Or, think of me. A white, college-educated, employed, middle-class Christian from a good family who grew up on a farm in New Hampshire.
My complex medical history was the genesis of my addiction. In 2009, I suffered from acute necrotizing pancreatitis caused by a procedure commonly known as an ERCP. I was sent home with a PICC line, a sort of semi-permanent IV, in my arm. The IV connected me to a pump to receive most of my liquid and almost all of my nutrition for 12 hours a day. As I was able, I was supposed to slowly introduce into my diet clear liquids, then broths, then other easily digestible food.
Progress was slower than expected. I continued to experience pain with too much liquid. When I introduced light food, the pain would increase and I’d start vomiting.
During a follow up with my doctor, he determined that the cause of my ongoing pain and inability to eat was gastroparesis. The pain medicine I had been taking was deadening the nerve endings in my digestive tract and hindering my ability to process food. In other words, the pain medicine was now causing the pain. The more I took to relieve the pain, the more pain I felt.
That’s when my doctor told me.
“Tim, you need to know you are addicted to pain medicine.”
I felt my stomach drop and defenses rise as he said these words. All the stereotypes of addicts I didn’t think I held crept into my mind. Because I was legitimately in pain, I thought I couldn’t be an addict.
My doctor continued, “That isn’t a judgment on you. I’m not saying you’ve done anything wrong or that you aren’t still in pain. But we’ve been giving you this pain medicine for so long, your body is now dependent on it. It has gone from helping you to hurting you.”
I relaxed. I let my defenses down and loosened my grip on my justifications.
“I’m not going to just take the pain medicine away from you when you need it. But if I make that commitment to you, I want you to make a commitment to me. Will you take less whenever you can? For a while you couldn’t have made it without the pain medicine. Now to fully heal, you need to eventually stop taking it.”
I took a deep breath of relief. I wasn’t “bad.” I hadn’t done anything “wrong.” I had a new disease, a complication from my medication, and I had a doctor who was there and ready to help.
The Body and the Will
In July, Congress passed legislation to address the opioid crisis and heroin epidemic. Even the language of “crisis” and “epidemic” to describe the bill indicates a shift in mentality. The legislation acknowledges a growing medical consensus that the addict is subject to a disease—one with deep biological and psychological roots that often preclude individual choice.
This landmark legislation marked an important (albeit incomplete) step forward in reorienting public policy to reflect this new consensus. Framing addiction as chronic disease does not remove the moral choices involved but gives us a broader framework for understanding them. We can’t ignore the reality of our bodies, and when it comes to opioid addiction (and other addictions), part of the effect of those chemicals is to rewire the brain, making it more difficult or nearly impossible to change patterns of thought and behavior.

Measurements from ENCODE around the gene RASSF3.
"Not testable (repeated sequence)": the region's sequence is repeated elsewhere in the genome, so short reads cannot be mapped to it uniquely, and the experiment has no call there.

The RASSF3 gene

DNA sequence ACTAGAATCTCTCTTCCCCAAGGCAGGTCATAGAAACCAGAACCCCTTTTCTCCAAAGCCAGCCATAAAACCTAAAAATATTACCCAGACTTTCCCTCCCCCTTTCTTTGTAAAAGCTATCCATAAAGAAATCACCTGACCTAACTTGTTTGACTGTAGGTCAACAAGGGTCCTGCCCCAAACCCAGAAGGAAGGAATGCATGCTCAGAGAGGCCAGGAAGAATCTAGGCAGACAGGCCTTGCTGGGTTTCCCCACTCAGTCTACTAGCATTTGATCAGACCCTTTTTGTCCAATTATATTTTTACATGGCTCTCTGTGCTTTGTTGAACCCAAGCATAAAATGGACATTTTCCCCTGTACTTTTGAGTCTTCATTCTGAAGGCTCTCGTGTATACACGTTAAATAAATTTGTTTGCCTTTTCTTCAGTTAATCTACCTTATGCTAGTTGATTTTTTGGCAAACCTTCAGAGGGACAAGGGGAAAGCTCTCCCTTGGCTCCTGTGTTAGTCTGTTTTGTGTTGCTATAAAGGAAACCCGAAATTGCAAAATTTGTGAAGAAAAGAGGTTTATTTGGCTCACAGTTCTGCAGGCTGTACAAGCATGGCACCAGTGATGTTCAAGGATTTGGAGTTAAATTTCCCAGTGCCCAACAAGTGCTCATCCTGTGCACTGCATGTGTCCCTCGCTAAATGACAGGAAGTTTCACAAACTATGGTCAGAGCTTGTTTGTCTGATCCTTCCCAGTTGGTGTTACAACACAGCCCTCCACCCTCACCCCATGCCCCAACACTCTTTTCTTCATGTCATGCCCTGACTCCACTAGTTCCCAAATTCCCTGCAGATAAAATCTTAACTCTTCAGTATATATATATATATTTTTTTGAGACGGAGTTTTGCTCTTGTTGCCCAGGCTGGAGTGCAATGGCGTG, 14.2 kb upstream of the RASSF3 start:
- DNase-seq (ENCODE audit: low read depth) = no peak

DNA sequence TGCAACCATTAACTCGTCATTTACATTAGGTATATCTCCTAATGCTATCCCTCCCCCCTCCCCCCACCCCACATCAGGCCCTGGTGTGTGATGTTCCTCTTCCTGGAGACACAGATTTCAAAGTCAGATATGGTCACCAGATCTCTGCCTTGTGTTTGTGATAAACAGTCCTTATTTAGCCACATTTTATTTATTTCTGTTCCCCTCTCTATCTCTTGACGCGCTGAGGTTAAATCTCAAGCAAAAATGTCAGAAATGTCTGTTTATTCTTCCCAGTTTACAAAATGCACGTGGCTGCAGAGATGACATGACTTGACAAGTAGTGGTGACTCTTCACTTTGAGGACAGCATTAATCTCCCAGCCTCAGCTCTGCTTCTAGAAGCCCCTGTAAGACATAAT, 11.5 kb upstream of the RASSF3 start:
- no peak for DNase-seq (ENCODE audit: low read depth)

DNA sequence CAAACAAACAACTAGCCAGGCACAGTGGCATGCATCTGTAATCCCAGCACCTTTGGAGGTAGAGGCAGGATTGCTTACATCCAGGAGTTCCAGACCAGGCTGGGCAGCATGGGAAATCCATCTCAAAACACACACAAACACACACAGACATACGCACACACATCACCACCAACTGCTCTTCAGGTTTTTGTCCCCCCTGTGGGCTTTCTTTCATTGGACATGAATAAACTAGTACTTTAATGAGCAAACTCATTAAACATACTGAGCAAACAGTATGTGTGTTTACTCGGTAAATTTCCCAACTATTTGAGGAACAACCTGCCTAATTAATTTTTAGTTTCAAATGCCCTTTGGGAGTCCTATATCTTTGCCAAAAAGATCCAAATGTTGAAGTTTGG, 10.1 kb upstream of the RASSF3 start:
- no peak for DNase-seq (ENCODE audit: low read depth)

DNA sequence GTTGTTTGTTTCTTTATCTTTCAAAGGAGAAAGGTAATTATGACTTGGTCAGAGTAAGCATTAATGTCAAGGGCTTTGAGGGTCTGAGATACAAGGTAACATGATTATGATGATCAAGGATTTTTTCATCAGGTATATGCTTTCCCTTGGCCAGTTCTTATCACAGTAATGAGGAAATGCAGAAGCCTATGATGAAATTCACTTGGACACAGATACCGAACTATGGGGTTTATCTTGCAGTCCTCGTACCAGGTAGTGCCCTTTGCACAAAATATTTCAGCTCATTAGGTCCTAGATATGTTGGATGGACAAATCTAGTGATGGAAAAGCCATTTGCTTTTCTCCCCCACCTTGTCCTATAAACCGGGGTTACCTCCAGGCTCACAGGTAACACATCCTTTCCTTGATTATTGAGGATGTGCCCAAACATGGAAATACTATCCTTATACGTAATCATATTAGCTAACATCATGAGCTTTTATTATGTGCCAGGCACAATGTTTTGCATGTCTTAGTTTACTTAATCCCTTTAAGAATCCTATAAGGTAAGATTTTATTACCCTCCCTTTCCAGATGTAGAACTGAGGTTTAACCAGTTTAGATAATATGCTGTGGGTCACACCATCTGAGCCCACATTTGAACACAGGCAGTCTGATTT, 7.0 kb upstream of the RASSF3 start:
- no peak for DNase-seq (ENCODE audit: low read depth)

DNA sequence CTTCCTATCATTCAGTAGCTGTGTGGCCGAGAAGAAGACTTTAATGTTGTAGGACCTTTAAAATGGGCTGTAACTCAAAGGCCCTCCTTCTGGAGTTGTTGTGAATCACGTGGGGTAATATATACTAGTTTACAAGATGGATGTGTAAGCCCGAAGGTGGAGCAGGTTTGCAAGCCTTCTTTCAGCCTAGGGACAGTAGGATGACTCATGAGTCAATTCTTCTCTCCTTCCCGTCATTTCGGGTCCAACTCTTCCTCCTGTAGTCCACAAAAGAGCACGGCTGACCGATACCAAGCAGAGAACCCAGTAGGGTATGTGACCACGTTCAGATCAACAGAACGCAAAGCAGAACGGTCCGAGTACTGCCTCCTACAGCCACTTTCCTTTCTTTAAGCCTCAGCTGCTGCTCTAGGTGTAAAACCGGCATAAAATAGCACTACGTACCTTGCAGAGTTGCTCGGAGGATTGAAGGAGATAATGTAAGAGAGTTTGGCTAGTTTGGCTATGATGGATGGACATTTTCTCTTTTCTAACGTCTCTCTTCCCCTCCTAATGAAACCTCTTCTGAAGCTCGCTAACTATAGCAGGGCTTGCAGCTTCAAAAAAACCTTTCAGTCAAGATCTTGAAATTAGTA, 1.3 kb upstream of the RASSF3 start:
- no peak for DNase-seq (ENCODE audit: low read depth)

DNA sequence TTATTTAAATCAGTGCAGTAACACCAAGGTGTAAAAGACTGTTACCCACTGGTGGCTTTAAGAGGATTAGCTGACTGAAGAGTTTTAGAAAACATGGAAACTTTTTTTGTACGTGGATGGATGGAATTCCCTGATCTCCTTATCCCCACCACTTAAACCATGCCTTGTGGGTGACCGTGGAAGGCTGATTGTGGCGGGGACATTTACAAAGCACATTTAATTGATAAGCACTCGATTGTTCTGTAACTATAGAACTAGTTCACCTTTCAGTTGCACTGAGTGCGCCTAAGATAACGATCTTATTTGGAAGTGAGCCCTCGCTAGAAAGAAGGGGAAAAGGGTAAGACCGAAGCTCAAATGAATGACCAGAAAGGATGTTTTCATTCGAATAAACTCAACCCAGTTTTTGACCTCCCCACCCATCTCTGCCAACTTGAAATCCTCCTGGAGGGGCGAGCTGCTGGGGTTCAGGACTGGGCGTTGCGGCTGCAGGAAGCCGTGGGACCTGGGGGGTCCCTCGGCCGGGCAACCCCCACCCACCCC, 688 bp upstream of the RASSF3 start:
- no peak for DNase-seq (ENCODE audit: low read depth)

One commonly used analogy helping us understand addiction is heart disease. Like all analogies, it doesn’t explain everything, but it has the virtue of pointing out how clogged arteries cannot be cleared up by giving a pep talk to the patient or telling him to stop breathing so hard after climbing a set of stairs. Its causes are found in a mix of hereditary, environmental, and lifestyle choices.
It’s also helpful to think about how often our physical state and surroundings influence our actions. Have you ever had to apologize for something you said before you had your cup of coffee? Or maybe feelings of anger and impatience that you later realized were mostly resolved by eating a sandwich?
But the sense that addiction is solely a moral problem is hard to eradicate. After I clearly understood my addiction as a disease, I still battled internally with my self-image. I grew up with the “Just Say No” campaigns aimed at warning youth about illegal drugs. In that model, those with moral fortitude say “no,” and moral degenerates say “yes.” Those who said “no” received praise, and those who said “yes” were shamed and punished.
It Takes a Village of Grace
I removed the fentanyl patch first and switched to taking only Dilaudid. Within a day I could again feel my body in ways I did not realize I had been missing. At the same time, it felt as if a thick protective comforter had been ripped off from around me while I lay shivering and naked on my bed. Pain that had been blunted refocused and pressed out from the inside.
The doctor was right; I could handle the pain now without the same levels of opioids. But I couldn’t have continued my recovery if it were all up to the strength of my will alone.
My mother, a nurse, had been with me at that crucial doctor’s appointment. What would have happened if she had reacted with judgment instead of support? My employer at the time, Sojourners, had gone far above and beyond not just legal requirements but any general expectations to ensure I was financially secure, had access to quality health care, and had the hope of a job to return to. A friend who was starting a church in his living room picked me up on Sunday mornings. I was still taking pain pills to get through the service, but I stayed connected to a community defined by openness, honesty, mutual vulnerability, grace, and love.